Indeed, in rapid succession Don's Hideout got hundreds of posts from dozens of individual posters (including yours truly), eager to participate in what they saw as an innovative and fun marketing campaign. "I've always rolled my eyes at most (mis)uses of Twitter by large companies, but in the case of this here Laytonfest, I've been genuinely impressed," said Don's Hideout user mrhaydel in a post. "More companies should do these kinds of things with their fictional characters," added poster Ink Asylum. "I think this is one of the most fun things I've ever had fun with on the Internet," quipped poster Darkstar Runner. "I'm actually at the point where I can't keep believing that it's fictional. It's so realistic."
LordHuffnPuff said that, until these posts started popping up, he had no idea how many people thought he was working for Nintendo. "I thought it was fairly clear [that we were not officially sanctioned]," he said. "If it were official, the forum would have been hosted on a Nintendo Web page, not a Zetaboards free forum. Likewise, the image of Layton I posted would have been on Nintendo's server, not my personal Photobucket."
If they hadn't figured out the real story up to that point, they would learn it soon enough...
"My name is Roger DiLuigi. I am a game journalist and I was proud to bring you all the character of Professor Layton. This was in no way affiliated with Nintendo and while we asked for their permission, we never received a response."
This bombshell admission, posted to the TopHatProfessor account in the late hours of July 9 (and later removed), likely came as a shock to most of the over 2,500 followers DiLuigi had amassed up to that point.
Inspector Chelmey continues to solve crimes (and enjoy delicious food) on Twitter.
The first and most obvious question: Why break the fourth wall? Why, after staying in character for weeks, shatter the illusion for thousands of fans? "I was getting a little nervous since I hadn't gotten a response from Nintendo on whether I was allowed to do this Twitter and, just in case, I wanted to be safe," DiLuigi said. "I decided I had to close the Layton Twitter, and ? I realized that I also had to let everyone know this was never official."
While the reaction on Twitter was mostly positive and appreciative of DiLuigi's efforts, the reaction on gaming message board NeoGAF, where DiLuigi was a devoted member, was more negative. When a user turned up the fact that DiLuigi had used NeoGAF to promote the TopHatProfessor account without disclosing his role in creating it, the moderators decided to ban DiLuigi from further posting. "Nothing says more professional than faking a twitter as being some sort of pseudo official thing for Nintendo," wrote NeoGAF user shuri. "You did something stupid and then added layers of stupid on top of it. It was like a stupid cake. And now you're eating it," added user ShockingAlberto. "Why is a 'game journalist' viral marketing for Nintendo for free?" asked user Tiktaalik.
On that last point, DiLuigi defended his actions by arguing there was no real conflict of interest. "While I am the main Nintendo writer for Gaming Vice, I will not be doing the review or any sort of preview for the upcoming Layton game," DiLuigi said. "Those will be given to someone else due to the fact that I admittedly have a bias towards the series." Despite his unorthodox methods, DiLuigi compared the Twitter account to the efforts of any other journalist trying to get more attention for an under-appreciated game in which he believes. "Professional game journalists (i.e. people who do this for a living) do this all the time, to a lesser extent than TopHatProfessor of course."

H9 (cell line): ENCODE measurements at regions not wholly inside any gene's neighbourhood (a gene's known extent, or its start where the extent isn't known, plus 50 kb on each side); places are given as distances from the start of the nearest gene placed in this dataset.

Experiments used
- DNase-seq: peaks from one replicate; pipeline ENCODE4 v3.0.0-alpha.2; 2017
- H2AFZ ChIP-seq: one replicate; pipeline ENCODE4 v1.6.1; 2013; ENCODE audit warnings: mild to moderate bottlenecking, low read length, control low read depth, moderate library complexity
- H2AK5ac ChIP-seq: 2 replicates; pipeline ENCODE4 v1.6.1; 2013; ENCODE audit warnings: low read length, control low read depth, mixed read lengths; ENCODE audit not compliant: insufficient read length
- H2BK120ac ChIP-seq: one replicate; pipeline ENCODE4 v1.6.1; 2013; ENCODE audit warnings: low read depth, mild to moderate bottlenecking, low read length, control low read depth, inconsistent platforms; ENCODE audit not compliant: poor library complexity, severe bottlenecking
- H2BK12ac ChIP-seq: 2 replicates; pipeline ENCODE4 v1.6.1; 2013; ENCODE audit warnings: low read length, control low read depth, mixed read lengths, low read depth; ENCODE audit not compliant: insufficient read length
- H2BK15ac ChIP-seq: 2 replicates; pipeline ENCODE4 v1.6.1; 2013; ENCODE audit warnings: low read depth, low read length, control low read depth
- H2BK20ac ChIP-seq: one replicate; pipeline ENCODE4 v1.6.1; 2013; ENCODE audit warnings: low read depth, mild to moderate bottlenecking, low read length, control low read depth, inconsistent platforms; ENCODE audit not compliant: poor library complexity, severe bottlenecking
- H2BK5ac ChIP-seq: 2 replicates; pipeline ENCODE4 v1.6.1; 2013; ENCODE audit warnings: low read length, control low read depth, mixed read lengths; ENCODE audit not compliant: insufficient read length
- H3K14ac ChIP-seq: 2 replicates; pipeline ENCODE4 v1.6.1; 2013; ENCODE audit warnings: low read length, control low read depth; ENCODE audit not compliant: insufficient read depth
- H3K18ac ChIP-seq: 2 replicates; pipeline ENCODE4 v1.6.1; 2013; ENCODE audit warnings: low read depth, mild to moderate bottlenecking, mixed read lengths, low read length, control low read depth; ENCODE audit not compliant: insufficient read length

As for the response of the posters and moderators on his beloved NeoGAF? "Honestly, those reactions were perfectly justified," he said. "I just wanted people to take note of the game's existence and, as evidenced by the Twitter page, I did my job. ... I was banned from an Internet message board. Life goes on."
For the others taking part in the Twitter storyline, DiLuigi's public unveiling was disappointing but not devastating. "The only thing that bothered me about the reveal was my concern that we would lose the dinner-theater atmosphere," Grant said. "People are now more readily aware that they are reading four people playing five roles. Yet, our audience has continued to surprise me. Old readers have stayed faithful. New readers are joining every day. The level of commitment from the audience is staggering."
LordHuffnPuff agrees that the revelation hasn't destroyed their cause. "When people learned that we were not official (as I never made any effort to hide), I think they actually liked it more, from the responses I've read and posts on the Hideout's forums. I've noticed a fair jump in followers for DonofScience since then ... the account is over 700 followers now."
And since revealing his identity (and getting an unofficial thumbs-up from Nintendo as "fans who want to spread the word of Layton"), DiLuigi has decided to return to the role he originated at TopHatProfessor, continuing to post daily puzzles to over 2,600 followers, Don Paolo and Inspector Chelmey among them. As of this writing, DiLuigi is giving TopHatProfessor a short break from Twitter, but promises "a quick resurgence in the Twittersphere come launch day of Diabolical Box."
Wherever the story goes from here, the puzzles in Layton's next Nintendo DS adventure will be hard-pressed to top the drama and intrigue caused by a single fan and a "fun side-project."